Water Fluoridation: Public Health, Not Poison

I think we can all agree that “Look, Mom – no cavities!” is good news. But we continue to disagree about the best way to achieve that. Fluoridation of public water sources remains controversial as a public health measure despite the strong evidence that fluoride prevents tooth decay. Public debates can become quite heated, with one side praising water fluoridation as an essential preventive and the other side demonizing it as coerced ingestion of a poison. Recently fluoridation has faced new accusations that it lowers IQ. Which side is right? Let’s see how the evidence and the arguments on both sides hold up to scrutiny.

Optimal level of fluoride in drinking water

The natural fluoride content of drinking water varies widely by geographic location. Studies have shown that people whose water is low in fluoride are more likely to develop cavities. If the fluoride content is too high, they can develop fluorosis, with tooth discoloration and other problems. The EPA has set maximum levels of fluoride at 2 ppm to prevent enamel fluorosis and 4 ppm to prevent skeletal fluorosis. The World Health Organization has set the recommended maximum level at 1.5 ppm. In 2015, the U.S. Department of Health and Human Services updated the optimal fluoride level in drinking water to 0.7 mg of fluoride per liter of water (equivalent to 0.7 parts per million or ppm). This was based on extensive research and consideration of other sources of fluoride. If the natural fluoride content of drinking water is lower than 0.7 ppm, water fluoridation can raise it to 0.7. If it is over the recommended maximum level, there are ways to lower it. Estonia had levels as high as 7 ppm (10 times the optimum), and they were able to successfully lower the fluoride exposure of their citizens by using reverse osmosis technology and drilling new wells.[i] Fluorosis should not occur at currently recommended levels of water fluoridation. 

Fluoride reduces cavities

Fluoride is the key to preventing and controlling tooth decay. There is a clear scientific consensus: the evidence shows fluoride is effective, both at the individual and at the community level. Individual measures include taking fluoride supplements and getting various professional fluoride treatments by dentists.[ii]Community measures include water fluoridation, educational programs, and fortification of foods such as table salt. Few people would deny that fluoride is effective; the disagreements are about how fluoride should be supplied.

Water fluoridation is safe and effective

Over a hundred studies in various countries have shown consistent results. Early studies showed that water fluoridation cut the risk of tooth decay by around 50%. Current estimates are lower, because today’s public is exposed to many more sources of fluoride, like fluoride toothpaste. Recent studies have confirmed the benefit. For instance, a 2018 study in Australia[iii] found consistent associations between low lifetime exposure to fluoridated water and childhood caries. The current estimate by the American Dental Association is that it reduces tooth decay by at least 25% in both children and adults.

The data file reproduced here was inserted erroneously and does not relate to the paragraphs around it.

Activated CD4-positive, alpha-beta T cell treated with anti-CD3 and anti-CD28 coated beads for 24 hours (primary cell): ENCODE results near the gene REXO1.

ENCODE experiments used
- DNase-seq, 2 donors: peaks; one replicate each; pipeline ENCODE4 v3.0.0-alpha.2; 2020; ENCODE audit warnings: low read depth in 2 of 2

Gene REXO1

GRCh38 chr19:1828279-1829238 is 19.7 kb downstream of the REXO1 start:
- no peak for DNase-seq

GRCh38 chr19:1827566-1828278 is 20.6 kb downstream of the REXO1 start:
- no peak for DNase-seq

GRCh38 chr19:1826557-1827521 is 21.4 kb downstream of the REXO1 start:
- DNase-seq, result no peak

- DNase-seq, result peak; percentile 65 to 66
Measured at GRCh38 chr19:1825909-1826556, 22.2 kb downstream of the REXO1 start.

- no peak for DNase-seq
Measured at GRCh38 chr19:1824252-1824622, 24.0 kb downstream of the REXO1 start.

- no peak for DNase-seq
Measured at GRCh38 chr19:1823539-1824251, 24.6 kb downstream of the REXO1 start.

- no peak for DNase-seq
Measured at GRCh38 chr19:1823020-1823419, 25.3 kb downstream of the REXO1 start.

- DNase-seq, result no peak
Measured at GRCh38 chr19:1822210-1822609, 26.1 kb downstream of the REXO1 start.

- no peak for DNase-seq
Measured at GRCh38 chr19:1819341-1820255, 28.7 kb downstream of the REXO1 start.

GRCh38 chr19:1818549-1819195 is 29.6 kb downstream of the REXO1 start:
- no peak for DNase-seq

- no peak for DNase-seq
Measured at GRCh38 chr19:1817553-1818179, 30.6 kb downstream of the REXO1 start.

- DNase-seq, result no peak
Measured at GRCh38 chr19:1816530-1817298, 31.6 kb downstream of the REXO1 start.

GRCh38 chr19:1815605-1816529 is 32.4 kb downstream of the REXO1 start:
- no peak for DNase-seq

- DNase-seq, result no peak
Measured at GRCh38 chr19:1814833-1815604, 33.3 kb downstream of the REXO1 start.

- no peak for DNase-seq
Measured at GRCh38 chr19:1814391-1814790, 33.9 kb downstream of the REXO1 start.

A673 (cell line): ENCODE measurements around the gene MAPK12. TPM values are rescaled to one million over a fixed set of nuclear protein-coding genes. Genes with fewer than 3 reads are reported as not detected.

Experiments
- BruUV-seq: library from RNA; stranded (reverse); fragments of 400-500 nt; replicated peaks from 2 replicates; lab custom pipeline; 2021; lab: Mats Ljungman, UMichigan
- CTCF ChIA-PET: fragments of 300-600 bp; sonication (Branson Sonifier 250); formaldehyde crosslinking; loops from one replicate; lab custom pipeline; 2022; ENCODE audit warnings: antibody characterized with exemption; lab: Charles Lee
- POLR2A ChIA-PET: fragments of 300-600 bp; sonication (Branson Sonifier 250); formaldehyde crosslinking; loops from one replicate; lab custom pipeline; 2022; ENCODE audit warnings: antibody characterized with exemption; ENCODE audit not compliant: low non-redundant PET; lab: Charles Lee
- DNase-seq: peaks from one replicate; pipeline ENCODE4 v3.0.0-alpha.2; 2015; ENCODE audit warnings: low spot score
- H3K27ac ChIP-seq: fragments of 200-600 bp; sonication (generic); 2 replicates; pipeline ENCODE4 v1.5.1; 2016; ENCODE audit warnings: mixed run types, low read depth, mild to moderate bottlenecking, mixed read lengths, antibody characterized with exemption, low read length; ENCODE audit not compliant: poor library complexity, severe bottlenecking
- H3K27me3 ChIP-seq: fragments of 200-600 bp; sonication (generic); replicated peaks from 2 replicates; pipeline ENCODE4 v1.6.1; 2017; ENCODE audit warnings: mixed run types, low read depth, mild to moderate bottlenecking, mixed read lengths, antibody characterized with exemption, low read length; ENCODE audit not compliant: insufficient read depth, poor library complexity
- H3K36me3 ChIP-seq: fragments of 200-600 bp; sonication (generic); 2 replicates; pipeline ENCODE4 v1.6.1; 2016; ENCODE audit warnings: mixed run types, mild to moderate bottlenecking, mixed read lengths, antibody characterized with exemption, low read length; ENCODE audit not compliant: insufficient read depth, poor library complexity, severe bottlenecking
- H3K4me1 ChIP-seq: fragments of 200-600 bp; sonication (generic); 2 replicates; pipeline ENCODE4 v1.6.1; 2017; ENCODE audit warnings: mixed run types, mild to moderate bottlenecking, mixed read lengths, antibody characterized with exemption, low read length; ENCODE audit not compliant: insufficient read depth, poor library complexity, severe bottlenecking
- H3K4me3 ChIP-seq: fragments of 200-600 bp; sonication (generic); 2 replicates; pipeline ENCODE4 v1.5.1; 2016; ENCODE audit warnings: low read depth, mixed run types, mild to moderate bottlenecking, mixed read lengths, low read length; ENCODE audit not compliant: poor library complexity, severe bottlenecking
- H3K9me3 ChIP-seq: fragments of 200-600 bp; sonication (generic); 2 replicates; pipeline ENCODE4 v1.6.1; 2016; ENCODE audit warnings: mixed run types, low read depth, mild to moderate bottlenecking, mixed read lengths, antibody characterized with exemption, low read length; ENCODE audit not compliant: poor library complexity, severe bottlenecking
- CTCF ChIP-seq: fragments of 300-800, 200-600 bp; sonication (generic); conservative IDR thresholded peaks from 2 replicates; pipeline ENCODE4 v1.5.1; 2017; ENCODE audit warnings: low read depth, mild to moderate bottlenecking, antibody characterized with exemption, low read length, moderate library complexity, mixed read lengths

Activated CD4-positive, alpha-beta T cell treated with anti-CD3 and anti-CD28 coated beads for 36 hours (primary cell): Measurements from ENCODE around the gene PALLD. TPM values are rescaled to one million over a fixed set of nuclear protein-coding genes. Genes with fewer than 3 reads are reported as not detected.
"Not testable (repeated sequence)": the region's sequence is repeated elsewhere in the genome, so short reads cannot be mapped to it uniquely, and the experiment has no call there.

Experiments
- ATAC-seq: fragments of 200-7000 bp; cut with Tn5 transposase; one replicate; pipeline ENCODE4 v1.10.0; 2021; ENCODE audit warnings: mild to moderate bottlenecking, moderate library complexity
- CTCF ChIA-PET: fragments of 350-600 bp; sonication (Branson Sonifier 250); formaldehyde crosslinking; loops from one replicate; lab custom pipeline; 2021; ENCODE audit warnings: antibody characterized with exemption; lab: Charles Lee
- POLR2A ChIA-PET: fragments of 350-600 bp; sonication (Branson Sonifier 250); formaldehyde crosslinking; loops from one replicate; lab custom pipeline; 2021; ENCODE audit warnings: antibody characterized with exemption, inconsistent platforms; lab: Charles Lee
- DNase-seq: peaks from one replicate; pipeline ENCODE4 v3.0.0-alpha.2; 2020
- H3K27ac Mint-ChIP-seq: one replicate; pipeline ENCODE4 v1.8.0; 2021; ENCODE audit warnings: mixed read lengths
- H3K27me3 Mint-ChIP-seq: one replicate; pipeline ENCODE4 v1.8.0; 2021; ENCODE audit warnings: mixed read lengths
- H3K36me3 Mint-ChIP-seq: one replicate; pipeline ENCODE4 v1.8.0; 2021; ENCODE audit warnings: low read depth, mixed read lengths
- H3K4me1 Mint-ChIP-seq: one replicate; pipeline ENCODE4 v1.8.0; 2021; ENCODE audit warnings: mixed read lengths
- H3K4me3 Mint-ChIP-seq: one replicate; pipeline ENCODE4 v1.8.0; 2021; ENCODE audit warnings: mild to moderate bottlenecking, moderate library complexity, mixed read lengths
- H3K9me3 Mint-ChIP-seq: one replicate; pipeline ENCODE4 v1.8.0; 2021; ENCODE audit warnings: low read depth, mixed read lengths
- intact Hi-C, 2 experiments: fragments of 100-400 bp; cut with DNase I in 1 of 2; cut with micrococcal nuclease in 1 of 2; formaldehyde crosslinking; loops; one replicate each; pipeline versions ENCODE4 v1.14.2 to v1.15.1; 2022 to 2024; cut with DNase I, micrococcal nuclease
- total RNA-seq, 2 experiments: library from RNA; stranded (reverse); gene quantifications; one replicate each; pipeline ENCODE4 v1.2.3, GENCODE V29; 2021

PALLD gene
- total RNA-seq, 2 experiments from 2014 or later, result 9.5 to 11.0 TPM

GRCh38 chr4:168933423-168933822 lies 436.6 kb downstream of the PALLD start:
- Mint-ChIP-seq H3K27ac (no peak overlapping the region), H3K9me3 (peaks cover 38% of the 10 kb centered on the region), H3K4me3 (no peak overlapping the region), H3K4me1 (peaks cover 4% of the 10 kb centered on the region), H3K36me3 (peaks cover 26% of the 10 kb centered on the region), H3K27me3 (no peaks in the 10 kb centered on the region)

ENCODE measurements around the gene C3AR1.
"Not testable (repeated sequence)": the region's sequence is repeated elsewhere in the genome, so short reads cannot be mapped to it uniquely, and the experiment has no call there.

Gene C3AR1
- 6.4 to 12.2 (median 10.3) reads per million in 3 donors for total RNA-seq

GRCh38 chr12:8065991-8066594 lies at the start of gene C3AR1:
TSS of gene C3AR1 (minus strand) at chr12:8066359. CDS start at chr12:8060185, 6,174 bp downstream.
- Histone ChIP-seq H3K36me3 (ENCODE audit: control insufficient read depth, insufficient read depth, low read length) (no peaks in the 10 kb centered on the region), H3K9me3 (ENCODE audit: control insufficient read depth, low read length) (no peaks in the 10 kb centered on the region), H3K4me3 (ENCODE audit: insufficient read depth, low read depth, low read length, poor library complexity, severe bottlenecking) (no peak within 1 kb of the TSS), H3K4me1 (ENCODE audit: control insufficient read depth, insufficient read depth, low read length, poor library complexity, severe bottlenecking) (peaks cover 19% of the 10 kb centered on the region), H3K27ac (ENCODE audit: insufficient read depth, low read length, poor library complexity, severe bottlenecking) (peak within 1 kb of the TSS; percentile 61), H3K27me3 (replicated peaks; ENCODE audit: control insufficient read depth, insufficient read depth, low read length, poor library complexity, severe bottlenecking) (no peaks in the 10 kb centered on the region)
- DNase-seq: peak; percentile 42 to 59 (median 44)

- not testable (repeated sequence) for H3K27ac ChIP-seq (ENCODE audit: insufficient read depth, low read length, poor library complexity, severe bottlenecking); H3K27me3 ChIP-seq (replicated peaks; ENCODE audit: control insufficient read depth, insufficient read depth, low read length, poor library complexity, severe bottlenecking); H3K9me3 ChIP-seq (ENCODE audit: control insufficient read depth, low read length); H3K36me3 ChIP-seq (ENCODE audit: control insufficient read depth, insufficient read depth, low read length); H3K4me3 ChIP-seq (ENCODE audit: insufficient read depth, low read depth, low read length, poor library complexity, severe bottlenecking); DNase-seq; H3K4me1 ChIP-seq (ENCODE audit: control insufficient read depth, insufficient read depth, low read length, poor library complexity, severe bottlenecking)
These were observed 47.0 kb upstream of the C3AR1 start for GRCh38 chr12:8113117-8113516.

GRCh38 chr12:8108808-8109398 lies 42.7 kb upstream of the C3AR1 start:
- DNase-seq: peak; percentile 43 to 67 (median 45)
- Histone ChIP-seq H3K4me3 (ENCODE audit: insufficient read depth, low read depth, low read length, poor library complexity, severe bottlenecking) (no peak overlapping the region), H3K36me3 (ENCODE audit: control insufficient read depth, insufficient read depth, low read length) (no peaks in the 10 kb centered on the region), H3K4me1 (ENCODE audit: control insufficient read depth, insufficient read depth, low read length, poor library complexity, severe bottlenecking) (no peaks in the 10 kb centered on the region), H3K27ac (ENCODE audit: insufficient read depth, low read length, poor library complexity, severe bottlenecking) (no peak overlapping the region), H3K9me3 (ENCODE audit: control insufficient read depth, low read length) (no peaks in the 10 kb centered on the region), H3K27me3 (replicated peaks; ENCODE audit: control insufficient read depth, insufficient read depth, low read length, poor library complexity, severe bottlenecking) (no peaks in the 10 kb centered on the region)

From the American Dental Association (ADA) to the World Health Organization (WHO), around a hundred national and international professional medical societies, research organizations, and health agencies around the world have endorsed water fluoridation as safe and effective. International scientific reviews show no link between any adverse health effects and drinking water with fluoride levels that do not exceed 1.5 ppm. After evaluating the evidence, the CDC dismissed claims that fluoride increased the risk of cancer, Down syndrome, heart disease, osteoporosis, bone fracture, AIDS, low intelligence, Alzheimer’s disease, allergic reactions, and other health conditions. And there is no evidence that water fluoridation has ever harmed the environment.

Fluoridation is the most cost-effective way to prevent tooth decay. Every $1 invested in fluoridation saves $38 in treating dental problems.[iv]

Alternatives to fluoridation

In some areas fluoridation is not feasible, for cost or logistical reasons. It is banned in China where naturally high fluoride levels in water are a serious problem. In 2010, 66% of U.S. residents had access to fluoridated water, compared to 70% in Australia and 70.5% in Chile. When some countries that had previously practiced fluoridation discontinued it, they saw a rise in tooth decay. Currently only about 5.7% of the world’s population, in only 24 countries, get added fluoride in their water. The rest of the world has preferred other methods of reducing tooth decay, like topical application, fluoride toothpaste, and adding fluoride to milk or table salt. These methods are effective too. 

Opposition to water fluoridation is not based on science

The opposition to water fluoridation is not based on any credible scientific evidence that properly regulated fluoridation causes harm, but on philosophical and ethical concerns that value individual rights over the common good. It is seen as mass medication without individual consent. Legal challenges in the courts have mostly been unavailing. Conspiracy theories have been invoked, as parodied in the movie Dr. Strangelove, where General Jack D. Ripper orders a nuclear strike against the Soviet Union to counteract what he imagines is a nefarious Communist plot to fluoridate our water and thereby “impurify our precious bodily fluids.” The communists were not the only ones blamed; it has also been called a capitalist ploy and a way for the aluminum industry to dispose of toxic fluoride wastes and make a profit.